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Umbilical Cords and Belly Buttons

By September 16, 2019 No Comments

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Umbilical Cords and Belly Buttons

The umbilical cord was your baby’s anchor to life during pregnancy, but now that she has made her debut in the world, it’s your job to care for the remnant until it falls off.

As your baby developed in the womb, he depended on a vein and two arteries in the umbilical cord to bring in nutrient- and oxygen-rich blood from the placenta and carry away his waste-laden blood. The cutting of the cord is one of your most special memories of your little one’s birthday. Now, all that remains of a nearly two-foot-long lifeline is a darkly colored, inch-long stub. That fragment should drop off by eight weeks after delivery, according to the American Academy of Pediatrics (AAP), but until it does, it needs some attention.

The care you give your baby’s umbilical cord stump may not need to be as hands-on as you think: Most pediatricians now prefer parents take a “less touching” approach instead of trying to clean the bump with rubbing alcohol, according to the American Pregnancy Association (APA). Using rubbing alcohol to clean your baby’s umbilical cord stump may aggravate his skin. Combine your pediatrician’s recommendations with these tips:

Dress her appropriately. Before the stump can fall off, it must dry out. The APA recommends clothing your baby in a T-shirt and diapers designed to leave the cord exposed to air, weather permitting; folding down the lip of the diaper works, too.

Grab the sponge at bath time. Give your baby a sponge bath instead of a tub bath. Avoid moistening the stub.

Let the process run its course. No matter how close the stump appears to dropping off, let it happen on its own. You might cause a problem by attempting to hurry the process. Attempting to compress your baby’s navel with a flat object will not ensure she develops an “innie” belly button. Minimal, temporary bleeding immediately before or after the stub drops is normal, according to the AAP.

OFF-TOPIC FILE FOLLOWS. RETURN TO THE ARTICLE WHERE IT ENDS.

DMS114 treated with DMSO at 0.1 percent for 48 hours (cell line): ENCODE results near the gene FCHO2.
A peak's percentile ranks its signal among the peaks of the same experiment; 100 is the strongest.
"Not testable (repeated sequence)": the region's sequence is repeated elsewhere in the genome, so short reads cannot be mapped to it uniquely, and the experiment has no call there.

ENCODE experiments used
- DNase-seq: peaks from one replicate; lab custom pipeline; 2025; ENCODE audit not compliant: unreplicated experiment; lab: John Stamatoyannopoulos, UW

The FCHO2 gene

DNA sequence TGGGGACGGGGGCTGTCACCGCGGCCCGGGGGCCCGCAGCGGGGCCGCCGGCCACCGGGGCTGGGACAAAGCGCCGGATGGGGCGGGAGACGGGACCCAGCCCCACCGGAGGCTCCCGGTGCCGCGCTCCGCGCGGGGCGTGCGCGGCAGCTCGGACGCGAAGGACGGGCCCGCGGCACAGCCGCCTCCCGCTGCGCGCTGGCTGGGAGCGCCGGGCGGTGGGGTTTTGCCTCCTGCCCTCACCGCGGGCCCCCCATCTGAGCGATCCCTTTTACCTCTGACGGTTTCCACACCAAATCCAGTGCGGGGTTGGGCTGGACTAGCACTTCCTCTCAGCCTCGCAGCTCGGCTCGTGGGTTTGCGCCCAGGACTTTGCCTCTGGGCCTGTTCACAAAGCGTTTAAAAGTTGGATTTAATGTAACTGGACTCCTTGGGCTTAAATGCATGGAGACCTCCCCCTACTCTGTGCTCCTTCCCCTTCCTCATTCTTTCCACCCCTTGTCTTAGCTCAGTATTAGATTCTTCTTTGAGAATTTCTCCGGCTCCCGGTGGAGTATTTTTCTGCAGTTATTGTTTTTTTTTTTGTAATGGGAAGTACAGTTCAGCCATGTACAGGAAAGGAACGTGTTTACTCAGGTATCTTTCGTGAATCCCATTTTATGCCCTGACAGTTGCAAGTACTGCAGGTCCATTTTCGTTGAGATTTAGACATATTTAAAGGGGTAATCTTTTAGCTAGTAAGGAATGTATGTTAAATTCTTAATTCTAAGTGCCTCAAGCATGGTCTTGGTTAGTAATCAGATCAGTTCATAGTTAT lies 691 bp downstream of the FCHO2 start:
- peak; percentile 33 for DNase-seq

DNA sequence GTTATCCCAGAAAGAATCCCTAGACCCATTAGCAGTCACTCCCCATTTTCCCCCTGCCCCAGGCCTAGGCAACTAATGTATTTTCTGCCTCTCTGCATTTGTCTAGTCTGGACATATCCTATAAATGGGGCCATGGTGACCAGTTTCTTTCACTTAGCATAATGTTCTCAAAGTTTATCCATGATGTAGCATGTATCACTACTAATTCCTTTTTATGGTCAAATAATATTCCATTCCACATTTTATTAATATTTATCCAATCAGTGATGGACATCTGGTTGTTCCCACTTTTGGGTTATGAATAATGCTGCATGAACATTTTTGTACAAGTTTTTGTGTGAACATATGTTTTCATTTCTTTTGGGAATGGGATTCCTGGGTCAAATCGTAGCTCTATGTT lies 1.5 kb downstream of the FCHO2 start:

If the stump lingers longer than two months after birth, the AAP advises speaking with your pediatrician to find out why it’s sticking around. Some umbilical cord stump problems might not need a physician’s care, but symptoms of infection warrant immediate medical attention.

A small, red, oozing bump called an umbilical granuloma may form on the navel after the umbilical cord stub falls off; a physician may need to remove it if it doesn’t disappear in a week. If the belly button seems to protrude when your baby cries, he might have an umbilical hernia, a typically painless abdominal abnormality that usually gets better on its own within the first two years of life, according to the AAP. You might wish to have your pediatrician examine the area, but the National Institutes of Health indicate treatment is rarely needed unless the hernia is still present by age 3 or 4. Umbilical hernias are slower to heal in African-American infants than in other babies, according to the American Academy of Pediatrics. A bleeding, inflamed, pungent or pus-discharging umbilical cord stump may be infected, according to the APA.

Sources:
americanpregnancy.org (http://americanpregnancy.org/firstyearoflife/umbilicalcord.htm), americanpregnancy.org (http://americanpregnancy.org/duringpregnancy/fetallifesupportsystem.html), healthychildren.org (http://www.healthychildren.org/English/ages-stages/baby/bathing-skin-care/pages/Umbilical-Cord-Care.aspx), kidshealth.org (http://kidshealth.org/parent/dictionary/u/az-umbilical-granuloma.html), nlm.nih.gov (http://www.nlm.nih.gov/medlineplus/ency/article/000987.htm)